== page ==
AOL’s “Lost” Data

Okay, so first I should provide a quick summary of what transpired in the past week or so.  Simply, AOL provided a large amount of supposidly private data in a very public manner.  This information is largely search data used by users which is searchable in a manner that could ultimately provide information concerning exactly who used this data.  In other words, if you use AOL, anyone can find what you were searching for.  It can get private and embarassing very easily.

The fact that a company collects this data is nothing new.  Nearly every search engine aside from Google provided this sort of information to the government not too long ago.  But the fact that AOL makes this public is concerning, obviously.  But this isn’t even what I’d like to point out.  What that would be is that so many bloggers and websites are making this information further public.  I won’t provide specific citations and links because that would be counter-productive to the point I’m trying to make.  That point would be that this is spreading this once-private information like wildfire.

AOL, of course, eventually did remove this information from public view.  But there was a specific point in this.  Not making this information readily available to those wishing to commit identity theft.  Or blood thirsty advertisers looking to make a quick buck.  These websites that are trying to make a mockery of AOL are indeed making a mockery of themselves in their personal vendetta that at one point had electronic privacy in mind.  While it is interesting to find someone looking for churches to visit and porn in the same session, this curiosity is hypocritical of the crusader for public privacy.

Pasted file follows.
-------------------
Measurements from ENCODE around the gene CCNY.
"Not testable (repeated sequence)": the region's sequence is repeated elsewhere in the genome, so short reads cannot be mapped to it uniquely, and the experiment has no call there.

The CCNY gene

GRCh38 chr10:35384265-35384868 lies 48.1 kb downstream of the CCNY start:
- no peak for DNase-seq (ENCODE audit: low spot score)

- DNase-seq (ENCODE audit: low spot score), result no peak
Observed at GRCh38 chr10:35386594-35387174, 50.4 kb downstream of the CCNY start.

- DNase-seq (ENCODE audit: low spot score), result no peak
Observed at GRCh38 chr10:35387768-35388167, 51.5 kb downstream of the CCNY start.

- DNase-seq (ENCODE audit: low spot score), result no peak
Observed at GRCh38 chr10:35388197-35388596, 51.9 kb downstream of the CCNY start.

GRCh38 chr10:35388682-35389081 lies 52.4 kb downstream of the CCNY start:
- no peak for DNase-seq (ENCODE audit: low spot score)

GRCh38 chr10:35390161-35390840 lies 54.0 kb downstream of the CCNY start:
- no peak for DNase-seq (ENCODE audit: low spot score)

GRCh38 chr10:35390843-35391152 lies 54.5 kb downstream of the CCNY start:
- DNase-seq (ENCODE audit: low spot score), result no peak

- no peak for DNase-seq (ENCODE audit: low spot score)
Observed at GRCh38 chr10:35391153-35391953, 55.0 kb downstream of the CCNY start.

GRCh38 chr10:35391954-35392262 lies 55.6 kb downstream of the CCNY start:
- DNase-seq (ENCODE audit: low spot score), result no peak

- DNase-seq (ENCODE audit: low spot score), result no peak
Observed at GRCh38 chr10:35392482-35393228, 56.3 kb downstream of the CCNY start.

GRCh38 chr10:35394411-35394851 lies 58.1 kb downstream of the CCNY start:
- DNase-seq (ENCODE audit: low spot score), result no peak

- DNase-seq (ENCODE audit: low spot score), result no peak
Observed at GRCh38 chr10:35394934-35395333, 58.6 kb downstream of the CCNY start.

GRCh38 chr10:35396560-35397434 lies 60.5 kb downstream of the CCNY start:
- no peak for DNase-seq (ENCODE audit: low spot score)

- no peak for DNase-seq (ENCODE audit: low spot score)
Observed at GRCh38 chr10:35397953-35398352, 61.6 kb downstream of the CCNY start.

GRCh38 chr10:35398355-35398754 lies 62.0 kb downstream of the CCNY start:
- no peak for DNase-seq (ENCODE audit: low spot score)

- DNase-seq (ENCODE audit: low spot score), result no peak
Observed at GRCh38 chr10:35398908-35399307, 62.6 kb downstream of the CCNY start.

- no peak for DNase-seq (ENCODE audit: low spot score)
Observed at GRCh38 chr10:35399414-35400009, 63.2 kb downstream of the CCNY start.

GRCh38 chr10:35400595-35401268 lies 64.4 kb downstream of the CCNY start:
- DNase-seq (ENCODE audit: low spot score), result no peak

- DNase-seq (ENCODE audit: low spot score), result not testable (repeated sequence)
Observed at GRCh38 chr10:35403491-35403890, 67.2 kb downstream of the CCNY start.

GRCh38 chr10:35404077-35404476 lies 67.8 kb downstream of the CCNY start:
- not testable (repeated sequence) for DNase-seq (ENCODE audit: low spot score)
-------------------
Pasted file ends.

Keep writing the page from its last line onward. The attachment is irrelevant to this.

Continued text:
If privacy is to live on, the copies and mirrors of this search data must die.  But unfortunately, that won’t happen.  Curiosity will kill the cat.  But substitute “curiosity” for bloggers and attention-hungry websites and “cat” for public privacy.

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